I love pizza, and most fellow connoisseurs have difficulty refusing a hot, fresh slice of heaven too. Pizza is so universally appreciated that people consider pizza like ice cream – it’s good even when it’s bad (I agree). However, even the biggest, diehard pizza-lover will sheepishly admit their fondness for the flat and circular cheesy delight changes when you integrate anchovies into the mix. Not many people enjoy salty, slimy, marine creatures layered onto their doughy mozzarella and marinara pizza paradise.

With all the turmoil and uncertainty going on in the global financial markets, prudently investing in a widely diversified portfolio, including a broad range of equity securities, is viewed as palatable as participating in an all-you-can-eat anchovy pizza contest. Why are investors’ appetites so salty now? Hmmm, let me think. Oh yes, here are a few things that come to mind:

  • Presidential Election Uncertainty
  • European Financial Crisis
  • Impending Fiscal Cliff (tax cut expirations, automatic spending cuts, termination of stimulus, etc.)
  • Unsustainable Fiscal Debt & Deficits
  • Slowing Subpar Domestic Economic Growth
  • Partisan Politics and Gridlock in Washington
  • High Unemployment
  • Fears of a Hard Economic Landing in China

Doesn’t sound too appealing, does it? So, what are most investors doing in this unclear market? Rather than feasting on a pungent pie of anchovies, investors are flocking to the perceived safety of low yielding asset classes, no matter the price. In other words, the short-term warmth and comfort of CDs, money market, checking, and fixed income assets are being gobbled up like nicotine-laced pepperoni pizzas selling for $29.95/each + tax. The anchovy alternative, like stocks, is much more attractively priced now. After accounting for dividends, earnings, and cash flows, the anchovy/stock option is currently offering a 2-for-1 special with breadsticks and a salad…quite the bargain!

Nonetheless, the plain and expensive pepperoni/bond option remains the choice du jour and there are no immediate signs of a pepperoni hangover just quite yet. However, this risk aversion addiction cannot last forever. The bond gorging buffet has gone on relatively unabated for the last three decades, as you can see from the chart below. In spite of this, the bond binging game is quickly approaching a mathematical terminal end-game, as interest rates cannot logically go below zero.

Source: Calafia Beach Pundit with Sidoxia comments

Since my firm (Sidoxia Capital Management) is based in Newport Beach, next to PIMCO’s global headquarters, we get to follow the progression of the bond binging game firsthand. I’ve personally learned that if I manage close to $2 trillion in assets under management, I too can construct a 23-story Taj Mahal-esque headquarters that overlooks the Pacific Ocean from a stones-throw away.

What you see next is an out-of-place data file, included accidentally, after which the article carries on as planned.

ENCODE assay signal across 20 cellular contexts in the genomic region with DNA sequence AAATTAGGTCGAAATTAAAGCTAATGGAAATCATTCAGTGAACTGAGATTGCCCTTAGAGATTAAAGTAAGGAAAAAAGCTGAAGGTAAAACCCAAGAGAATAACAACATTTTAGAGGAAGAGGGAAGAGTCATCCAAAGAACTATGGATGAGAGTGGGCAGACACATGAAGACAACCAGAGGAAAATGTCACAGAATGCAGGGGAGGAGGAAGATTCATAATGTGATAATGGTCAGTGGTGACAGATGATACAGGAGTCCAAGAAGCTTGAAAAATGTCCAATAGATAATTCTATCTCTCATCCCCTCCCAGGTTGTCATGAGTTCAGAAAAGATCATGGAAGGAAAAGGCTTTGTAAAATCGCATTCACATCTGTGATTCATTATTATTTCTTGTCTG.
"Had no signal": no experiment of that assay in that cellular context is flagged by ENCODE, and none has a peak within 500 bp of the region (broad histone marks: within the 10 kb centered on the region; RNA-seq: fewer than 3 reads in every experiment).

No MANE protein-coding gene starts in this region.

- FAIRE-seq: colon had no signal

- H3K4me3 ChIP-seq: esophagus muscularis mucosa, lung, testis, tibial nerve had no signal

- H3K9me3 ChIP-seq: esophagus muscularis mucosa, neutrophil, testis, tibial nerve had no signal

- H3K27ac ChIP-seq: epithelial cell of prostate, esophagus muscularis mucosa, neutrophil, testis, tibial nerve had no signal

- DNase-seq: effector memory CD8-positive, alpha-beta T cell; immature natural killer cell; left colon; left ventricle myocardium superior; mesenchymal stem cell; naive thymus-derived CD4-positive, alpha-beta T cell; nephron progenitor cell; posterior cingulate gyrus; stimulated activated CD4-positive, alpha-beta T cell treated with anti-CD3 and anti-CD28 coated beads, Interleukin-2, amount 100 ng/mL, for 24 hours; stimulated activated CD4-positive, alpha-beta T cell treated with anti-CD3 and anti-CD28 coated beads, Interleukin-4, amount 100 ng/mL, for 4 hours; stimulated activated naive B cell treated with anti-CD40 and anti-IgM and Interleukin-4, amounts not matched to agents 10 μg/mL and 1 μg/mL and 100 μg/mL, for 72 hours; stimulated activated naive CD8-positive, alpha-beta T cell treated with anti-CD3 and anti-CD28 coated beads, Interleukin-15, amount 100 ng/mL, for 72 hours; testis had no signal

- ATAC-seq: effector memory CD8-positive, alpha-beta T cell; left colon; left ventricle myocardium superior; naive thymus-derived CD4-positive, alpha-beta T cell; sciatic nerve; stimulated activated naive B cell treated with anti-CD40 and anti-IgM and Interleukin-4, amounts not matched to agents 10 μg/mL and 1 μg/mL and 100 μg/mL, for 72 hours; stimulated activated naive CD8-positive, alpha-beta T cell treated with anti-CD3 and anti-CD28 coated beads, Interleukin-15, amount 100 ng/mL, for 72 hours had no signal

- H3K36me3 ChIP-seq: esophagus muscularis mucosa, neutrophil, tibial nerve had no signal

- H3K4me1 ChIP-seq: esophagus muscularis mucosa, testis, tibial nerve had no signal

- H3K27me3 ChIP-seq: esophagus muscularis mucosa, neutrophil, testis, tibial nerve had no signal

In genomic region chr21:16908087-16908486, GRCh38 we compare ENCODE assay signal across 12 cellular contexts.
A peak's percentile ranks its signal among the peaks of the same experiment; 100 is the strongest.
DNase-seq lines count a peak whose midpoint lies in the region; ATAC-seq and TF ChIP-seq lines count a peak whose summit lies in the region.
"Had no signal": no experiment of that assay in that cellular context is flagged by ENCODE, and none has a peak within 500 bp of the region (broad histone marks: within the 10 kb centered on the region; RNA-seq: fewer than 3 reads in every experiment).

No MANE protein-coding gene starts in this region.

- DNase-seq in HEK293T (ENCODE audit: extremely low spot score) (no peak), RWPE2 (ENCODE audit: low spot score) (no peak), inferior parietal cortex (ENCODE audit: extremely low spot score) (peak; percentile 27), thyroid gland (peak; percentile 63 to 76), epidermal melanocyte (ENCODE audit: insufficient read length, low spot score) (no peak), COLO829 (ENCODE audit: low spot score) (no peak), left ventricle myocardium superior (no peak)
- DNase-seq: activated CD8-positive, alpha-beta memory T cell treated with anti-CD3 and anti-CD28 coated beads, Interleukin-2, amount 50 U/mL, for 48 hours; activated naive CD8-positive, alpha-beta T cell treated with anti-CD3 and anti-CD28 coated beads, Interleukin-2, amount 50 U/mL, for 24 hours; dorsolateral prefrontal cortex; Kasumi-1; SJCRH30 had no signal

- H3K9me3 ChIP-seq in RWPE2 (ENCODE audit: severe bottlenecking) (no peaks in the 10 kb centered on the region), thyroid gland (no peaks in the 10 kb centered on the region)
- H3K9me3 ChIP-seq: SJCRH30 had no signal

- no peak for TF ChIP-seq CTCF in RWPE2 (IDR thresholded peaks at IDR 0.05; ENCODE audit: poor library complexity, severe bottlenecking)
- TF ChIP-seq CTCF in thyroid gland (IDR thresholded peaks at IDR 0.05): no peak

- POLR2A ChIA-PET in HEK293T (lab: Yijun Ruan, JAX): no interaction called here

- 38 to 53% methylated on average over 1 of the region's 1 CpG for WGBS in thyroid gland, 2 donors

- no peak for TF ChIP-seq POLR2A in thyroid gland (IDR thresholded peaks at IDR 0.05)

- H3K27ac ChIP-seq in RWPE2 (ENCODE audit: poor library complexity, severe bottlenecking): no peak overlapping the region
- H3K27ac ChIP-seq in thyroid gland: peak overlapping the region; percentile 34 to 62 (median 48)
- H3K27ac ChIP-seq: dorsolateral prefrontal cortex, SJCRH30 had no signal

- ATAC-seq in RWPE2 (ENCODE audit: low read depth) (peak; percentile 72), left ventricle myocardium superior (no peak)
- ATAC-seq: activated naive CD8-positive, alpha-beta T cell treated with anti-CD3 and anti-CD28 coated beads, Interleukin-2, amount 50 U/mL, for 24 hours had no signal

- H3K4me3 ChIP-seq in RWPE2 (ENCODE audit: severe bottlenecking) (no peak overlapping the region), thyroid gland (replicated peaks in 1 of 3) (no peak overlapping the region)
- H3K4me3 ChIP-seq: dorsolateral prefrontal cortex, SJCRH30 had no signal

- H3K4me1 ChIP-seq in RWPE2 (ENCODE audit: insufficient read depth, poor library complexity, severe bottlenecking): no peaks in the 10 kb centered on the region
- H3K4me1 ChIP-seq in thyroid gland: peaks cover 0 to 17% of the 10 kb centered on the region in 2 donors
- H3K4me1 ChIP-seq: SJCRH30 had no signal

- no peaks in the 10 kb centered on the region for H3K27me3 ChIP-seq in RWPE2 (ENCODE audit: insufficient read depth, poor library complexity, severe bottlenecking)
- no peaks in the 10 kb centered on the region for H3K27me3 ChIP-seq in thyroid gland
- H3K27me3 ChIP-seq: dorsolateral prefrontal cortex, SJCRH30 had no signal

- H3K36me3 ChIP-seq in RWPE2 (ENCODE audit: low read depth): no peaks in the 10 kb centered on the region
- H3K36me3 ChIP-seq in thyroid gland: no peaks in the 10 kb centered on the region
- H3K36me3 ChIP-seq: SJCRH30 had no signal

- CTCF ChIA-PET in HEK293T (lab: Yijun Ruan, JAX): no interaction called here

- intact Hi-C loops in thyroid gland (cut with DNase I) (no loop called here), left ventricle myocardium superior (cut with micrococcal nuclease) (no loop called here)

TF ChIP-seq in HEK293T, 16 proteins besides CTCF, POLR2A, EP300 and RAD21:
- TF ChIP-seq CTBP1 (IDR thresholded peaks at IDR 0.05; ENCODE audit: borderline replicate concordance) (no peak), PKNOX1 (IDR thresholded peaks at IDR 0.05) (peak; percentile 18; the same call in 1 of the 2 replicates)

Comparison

Beyond glorified headquarters, there is evidence of other low-risk appetite examples. Here are some reinforcing pictures:

The Bond Binge

Source (The Financial Times): Bond purchases have exploded in the last three years.

Cash Hoarding

Source (Calafia Beach Pundit): Stuffing money under the mattress has accelerated in recent years as fear, uncertainty, and doubt have reigned supreme.

The Anchovy Special

Even though anchovy pizza, or a broadly diversified portfolio across asset class, size, geography, and style may not sound appealing, there are plenty of reasons to fight the urges of caving to fear and skepticism. Here are a few:

1) Growth Rolls On: Despite the aforementioned challenges occurring domestically and abroad, growth has continued unabated for 11 consecutive quarters, albeit at a rate less than desired. We are not immune to global recessionary forces, but regardless of European forces, the U.S. has been resilient in its expansion.

Source: Calafia Beach Pundit

2) Jobs and Housing on the Upswing: Unemployment remains high, but our country has experienced 27 consecutive months of private creation, leading to more than 4 million new jobs being added to our workforce. As you can see from the clear longer-term downward trend in unemployment claims, we are moving in the right direction.

Source: Calafia Beach Pundit

3) Eurozone Slowly Healing its Wounds: The Greek political and fiscal soap opera is grabbing all the headlines, but quietly in the background there are signs that the eurozone is slowly healing the wounds of the financial crisis. If you look at the 2-year borrowing costs of Europe’s troubled countries (ex-Greece), there is an unambiguous and beneficial decline. There is no doubt that Spain and Italy play a larger role than Portugal and Ireland, but at least some seeds of change have been planted for optimism.

Source: Calafia Beach Pundit

4) Record Corporate Profits: Investors are not the only people reading uncertain newspaper headlines and watching CNBC business television. CEOs are reading the same gloomy sensationalistic stories, and as a result, corporations have been cautious about dipping their short arms into their deep pockets. Significant expense reductions and a reluctance to hire have led to record profits and cash hoards. As evidenced by the chart below, profits continue to rise, and these earnings are being applied to shareholder friendly uses like dividends, share buybacks, and accretive acquisitions.

Source: Yardeni.com

5) Attractive Valuations (Pricing): We have already explored the lofty prices surrounding bonds and $30 pepperoni pizzas, but counter-intuitively, stock prices are trading at a discount to historical norms, despite record low interest rates. All else equal, an investor should pay higher prices for stocks when interest rates are at a record low (and vice versa), but currently we are seeing the opposite dynamic occur.

Source: Calafia Beach Pundit

Even though the financial markets may look, smell, and taste like an anchovy pizza, the price, value, and return benefits may outweigh the fishy odor. And guess what…anchovies are versatile. If you don’t like them on your pizza, you can always take them off and put them on your Caesar salad or use them for bait the next time you go fishing. The gloom-filled headlines haven’t been spectacular, but if they were, the return opportunities would be drastically reduced. Therefore you are much better off by following investor legend Warren Buffett’s advice, which is to “buy fear and sell greed.”